We had a hazy recollection of the Christmas carol, Good King Wenceslas, but the history of the Saint himself, Duke Vaclav I of Bohemia (Wenceslas is a Latinized version) is but a few sketchy details and a whole lotta legend and myth.  Born around 907, he was the son of a Christian father and a pagan mother.  When his father was killed during a pagan backlash against Christianity in 921, the young ruler became the pawn in a power struggle between his Christian grandmother, Ludmilla, and his pagan mother, Drahomira.  Ludmilla won initially and raised the boy for a few years but was eventually strangled by supporters of his mother.  Once Duke Vaclav, by all accounts a devout and pious Christian, assumed full power he had his heathen mother exiled.  He fostered the spread of the Christian faith, was generous to widows, orphans and the poor, founded several Christian churches and kept the Bohemian people independent.  However, in 935, while on his way to Mass one day and, as the story has it, right at the church door, he was brutally hacked to death by minions of his younger brother Boleslaus.  The pagan brother assumed power and was thereafter known as Boleslaus the Cruel. (His biography is undoubtedly a lot more interesting than that of pious brother.) Soon after Vaclav’s death, he was being hailed as a saint and martyr for the faith and miracles were reported at the site of his murder and at his tomb. The cult of Wenceslas spread throughout Bohemia all the way to England.  Several years after the murder his remains were dug up and reinterred at the St. Vitus Cathedral in the Prague Castle complex.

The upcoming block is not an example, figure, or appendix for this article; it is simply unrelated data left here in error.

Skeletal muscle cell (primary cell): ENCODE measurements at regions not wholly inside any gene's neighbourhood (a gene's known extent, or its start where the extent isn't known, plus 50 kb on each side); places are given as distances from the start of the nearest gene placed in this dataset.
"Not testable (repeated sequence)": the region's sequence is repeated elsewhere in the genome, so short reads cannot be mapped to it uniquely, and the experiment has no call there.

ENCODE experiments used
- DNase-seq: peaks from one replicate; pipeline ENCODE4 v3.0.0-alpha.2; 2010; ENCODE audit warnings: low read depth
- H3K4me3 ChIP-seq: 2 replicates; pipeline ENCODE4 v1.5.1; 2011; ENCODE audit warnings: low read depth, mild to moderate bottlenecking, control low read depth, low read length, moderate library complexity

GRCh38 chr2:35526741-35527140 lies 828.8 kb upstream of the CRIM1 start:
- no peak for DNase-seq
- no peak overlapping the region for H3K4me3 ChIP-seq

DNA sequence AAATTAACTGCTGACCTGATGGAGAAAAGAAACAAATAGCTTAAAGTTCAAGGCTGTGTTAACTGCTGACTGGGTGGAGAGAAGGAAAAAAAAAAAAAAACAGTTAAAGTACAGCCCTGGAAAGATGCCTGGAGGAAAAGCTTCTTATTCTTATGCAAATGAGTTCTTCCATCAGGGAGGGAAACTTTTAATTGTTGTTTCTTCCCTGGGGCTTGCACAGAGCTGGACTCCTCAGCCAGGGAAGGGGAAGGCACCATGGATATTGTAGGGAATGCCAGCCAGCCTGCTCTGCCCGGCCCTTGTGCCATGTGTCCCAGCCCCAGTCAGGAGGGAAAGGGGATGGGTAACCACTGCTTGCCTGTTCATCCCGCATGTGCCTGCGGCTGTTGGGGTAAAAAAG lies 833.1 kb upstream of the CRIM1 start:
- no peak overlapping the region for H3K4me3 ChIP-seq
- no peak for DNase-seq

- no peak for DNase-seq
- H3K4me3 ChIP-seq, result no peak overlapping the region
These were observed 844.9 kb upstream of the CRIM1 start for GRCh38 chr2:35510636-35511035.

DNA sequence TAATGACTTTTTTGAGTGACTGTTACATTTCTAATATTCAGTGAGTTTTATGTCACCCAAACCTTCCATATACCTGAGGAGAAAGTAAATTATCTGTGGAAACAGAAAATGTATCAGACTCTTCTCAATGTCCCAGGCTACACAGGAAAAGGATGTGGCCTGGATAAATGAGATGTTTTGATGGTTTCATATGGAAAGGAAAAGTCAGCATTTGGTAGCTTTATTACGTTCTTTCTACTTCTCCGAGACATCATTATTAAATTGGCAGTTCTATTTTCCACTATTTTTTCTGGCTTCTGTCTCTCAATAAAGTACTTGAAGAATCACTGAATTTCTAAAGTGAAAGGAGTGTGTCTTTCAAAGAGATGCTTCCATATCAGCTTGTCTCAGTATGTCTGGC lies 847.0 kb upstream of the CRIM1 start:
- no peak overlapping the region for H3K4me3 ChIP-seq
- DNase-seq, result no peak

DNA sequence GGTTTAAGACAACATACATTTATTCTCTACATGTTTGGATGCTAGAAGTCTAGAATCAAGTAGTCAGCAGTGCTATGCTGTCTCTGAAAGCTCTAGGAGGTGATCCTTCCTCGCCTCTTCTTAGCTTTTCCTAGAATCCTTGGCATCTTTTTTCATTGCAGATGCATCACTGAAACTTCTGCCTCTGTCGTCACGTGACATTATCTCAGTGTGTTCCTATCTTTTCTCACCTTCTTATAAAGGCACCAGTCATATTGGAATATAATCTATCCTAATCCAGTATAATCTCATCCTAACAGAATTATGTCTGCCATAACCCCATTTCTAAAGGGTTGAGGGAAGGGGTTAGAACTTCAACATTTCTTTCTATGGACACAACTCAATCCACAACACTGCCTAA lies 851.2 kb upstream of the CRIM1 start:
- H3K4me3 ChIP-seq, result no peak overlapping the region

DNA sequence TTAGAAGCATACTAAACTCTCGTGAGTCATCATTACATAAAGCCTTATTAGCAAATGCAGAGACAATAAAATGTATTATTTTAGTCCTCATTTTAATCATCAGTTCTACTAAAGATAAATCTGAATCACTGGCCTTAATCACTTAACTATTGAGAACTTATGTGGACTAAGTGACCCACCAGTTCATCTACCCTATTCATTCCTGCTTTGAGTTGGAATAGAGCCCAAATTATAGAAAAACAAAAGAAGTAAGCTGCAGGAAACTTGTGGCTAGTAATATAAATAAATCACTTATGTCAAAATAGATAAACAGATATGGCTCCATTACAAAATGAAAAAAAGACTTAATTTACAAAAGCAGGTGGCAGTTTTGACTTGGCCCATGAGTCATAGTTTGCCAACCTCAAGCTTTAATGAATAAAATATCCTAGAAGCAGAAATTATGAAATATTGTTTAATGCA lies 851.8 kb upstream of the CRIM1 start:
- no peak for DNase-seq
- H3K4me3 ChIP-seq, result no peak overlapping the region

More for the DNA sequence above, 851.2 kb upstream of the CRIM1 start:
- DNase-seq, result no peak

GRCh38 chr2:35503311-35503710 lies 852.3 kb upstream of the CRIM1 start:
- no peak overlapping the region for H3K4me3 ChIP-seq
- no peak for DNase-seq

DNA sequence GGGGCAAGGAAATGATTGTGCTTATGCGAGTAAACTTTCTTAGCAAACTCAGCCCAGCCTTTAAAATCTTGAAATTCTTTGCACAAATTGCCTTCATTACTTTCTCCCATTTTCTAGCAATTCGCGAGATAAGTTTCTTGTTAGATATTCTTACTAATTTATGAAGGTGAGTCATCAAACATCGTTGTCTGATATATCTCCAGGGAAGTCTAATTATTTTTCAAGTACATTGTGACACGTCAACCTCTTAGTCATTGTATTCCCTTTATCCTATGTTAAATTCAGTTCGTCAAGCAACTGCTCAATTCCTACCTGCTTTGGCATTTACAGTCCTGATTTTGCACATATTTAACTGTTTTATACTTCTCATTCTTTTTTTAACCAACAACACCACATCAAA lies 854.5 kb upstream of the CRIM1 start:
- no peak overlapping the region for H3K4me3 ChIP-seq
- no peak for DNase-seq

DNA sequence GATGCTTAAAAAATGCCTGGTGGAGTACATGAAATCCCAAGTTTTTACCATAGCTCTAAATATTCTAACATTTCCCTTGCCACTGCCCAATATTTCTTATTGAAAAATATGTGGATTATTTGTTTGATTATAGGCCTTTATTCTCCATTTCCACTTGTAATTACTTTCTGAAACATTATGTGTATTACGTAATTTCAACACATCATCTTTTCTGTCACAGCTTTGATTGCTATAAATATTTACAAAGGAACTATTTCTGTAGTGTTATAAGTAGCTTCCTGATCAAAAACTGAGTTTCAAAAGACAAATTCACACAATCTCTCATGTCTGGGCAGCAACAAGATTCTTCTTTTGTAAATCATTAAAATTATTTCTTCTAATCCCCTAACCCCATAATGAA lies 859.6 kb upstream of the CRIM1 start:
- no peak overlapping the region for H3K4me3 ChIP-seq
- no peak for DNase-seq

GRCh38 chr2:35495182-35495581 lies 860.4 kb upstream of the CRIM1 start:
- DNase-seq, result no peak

Taking a break from piety and patron saints, we explored the area just a block off Wenceslas Square and saw a very different statue of Vaclav/St. Wenceslas in the art-nouveau shopping arcade, Lucerna Palace.  Created in 1999 by Czech sculptor David Černý, “The dead horse” hangs upside down from the ceiling of the marble atrium with its tongue lolling out and Saint Wenceslas astride.